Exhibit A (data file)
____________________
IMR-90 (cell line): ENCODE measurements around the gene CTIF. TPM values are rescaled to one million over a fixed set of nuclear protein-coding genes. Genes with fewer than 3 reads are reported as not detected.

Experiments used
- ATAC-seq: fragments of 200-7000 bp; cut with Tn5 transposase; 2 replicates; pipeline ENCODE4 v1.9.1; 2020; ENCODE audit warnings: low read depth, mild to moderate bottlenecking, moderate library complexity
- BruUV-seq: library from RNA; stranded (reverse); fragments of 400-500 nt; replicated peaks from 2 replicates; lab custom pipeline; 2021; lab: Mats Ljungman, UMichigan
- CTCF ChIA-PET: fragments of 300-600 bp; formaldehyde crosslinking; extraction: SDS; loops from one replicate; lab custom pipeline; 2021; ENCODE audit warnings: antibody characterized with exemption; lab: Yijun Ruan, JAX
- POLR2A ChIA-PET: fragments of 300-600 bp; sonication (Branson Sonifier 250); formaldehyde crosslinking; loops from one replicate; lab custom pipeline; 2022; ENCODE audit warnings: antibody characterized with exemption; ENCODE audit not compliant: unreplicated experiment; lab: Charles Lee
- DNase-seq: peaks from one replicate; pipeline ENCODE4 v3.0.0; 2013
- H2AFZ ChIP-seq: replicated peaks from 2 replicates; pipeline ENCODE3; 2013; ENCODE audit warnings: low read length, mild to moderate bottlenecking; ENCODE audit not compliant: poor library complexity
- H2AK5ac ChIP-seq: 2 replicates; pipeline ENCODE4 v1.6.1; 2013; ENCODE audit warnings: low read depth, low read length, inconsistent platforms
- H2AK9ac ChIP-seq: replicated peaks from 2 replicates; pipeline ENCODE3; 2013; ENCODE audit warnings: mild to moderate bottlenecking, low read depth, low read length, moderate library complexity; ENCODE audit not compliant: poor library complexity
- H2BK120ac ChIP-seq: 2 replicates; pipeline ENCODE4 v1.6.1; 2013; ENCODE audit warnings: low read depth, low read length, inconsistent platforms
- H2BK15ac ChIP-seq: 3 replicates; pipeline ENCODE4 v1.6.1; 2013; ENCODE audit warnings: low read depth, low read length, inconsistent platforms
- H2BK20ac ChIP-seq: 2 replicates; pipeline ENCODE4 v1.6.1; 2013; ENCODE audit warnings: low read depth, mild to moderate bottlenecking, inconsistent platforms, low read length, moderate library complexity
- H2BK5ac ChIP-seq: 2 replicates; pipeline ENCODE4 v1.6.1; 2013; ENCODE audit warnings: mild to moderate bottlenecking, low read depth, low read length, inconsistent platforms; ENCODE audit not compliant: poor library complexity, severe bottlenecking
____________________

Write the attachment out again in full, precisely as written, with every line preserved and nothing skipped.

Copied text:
IMR-90 (cell line): ENCODE measurements around the gene CTIF. TPM values are rescaled to one million over a fixed set of nuclear protein-coding genes. Genes with fewer than 3 reads are reported as not detected.

Experiments used
- ATAC-seq: fragments of 200-7000 bp; cut with Tn5 transposase; 2 replicates; pipeline ENCODE4 v1.9.1; 2020; ENCODE audit warnings: low read depth, mild to moderate bottlenecking, moderate library complexity
- BruUV-seq: library from RNA; stranded (reverse); fragments of 400-500 nt; replicated peaks from 2 replicates; lab custom pipeline; 2021; lab: Mats Ljungman, UMichigan
- CTCF ChIA-PET: fragments of 300-600 bp; formaldehyde crosslinking; extraction: SDS; loops from one replicate; lab custom pipeline; 2021; ENCODE audit warnings: antibody characterized with exemption; lab: Yijun Ruan, JAX
- POLR2A ChIA-PET: fragments of 300-600 bp; sonication (Branson Sonifier 250); formaldehyde crosslinking; loops from one replicate; lab custom pipeline; 2022; ENCODE audit warnings: antibody characterized with exemption; ENCODE audit not compliant: unreplicated experiment; lab: Charles Lee
- DNase-seq: peaks from one replicate; pipeline ENCODE4 v3.0.0; 2013
- H2AFZ ChIP-seq: replicated peaks from 2 replicates; pipeline ENCODE3; 2013; ENCODE audit warnings: low read length, mild to moderate bottlenecking; ENCODE audit not compliant: poor library complexity
- H2AK5ac ChIP-seq: 2 replicates; pipeline ENCODE4 v1.6.1; 2013; ENCODE audit warnings: low read depth, low read length, inconsistent platforms
- H2AK9ac ChIP-seq: replicated peaks from 2 replicates; pipeline ENCODE3; 2013; ENCODE audit warnings: mild to moderate bottlenecking, low read depth, low read length, moderate library complexity; ENCODE audit not compliant: poor library complexity
- H2BK120ac ChIP-seq: 2 replicates; pipeline ENCODE4 v1.6.1; 2013; ENCODE audit warnings: low read depth, low read length, inconsistent platforms
- H2BK15ac ChIP-seq: 3 replicates; pipeline ENCODE4 v1.6.1; 2013; ENCODE audit warnings: low read depth, low read length, inconsistent platforms
- H2BK20ac ChIP-seq: 2 replicates; pipeline ENCODE4 v1.6.1; 2013; ENCODE audit warnings: low read depth, mild to moderate bottlenecking, inconsistent platforms, low read length, moderate library complexity
- H2BK5ac ChIP-seq: 2 replicates; pipeline ENCODE4 v1.6.1; 2013; ENCODE audit warnings: mild to moderate bottlenecking, low read depth, low read length, inconsistent platforms; ENCODE audit not compliant: poor library complexity, severe bottlenecking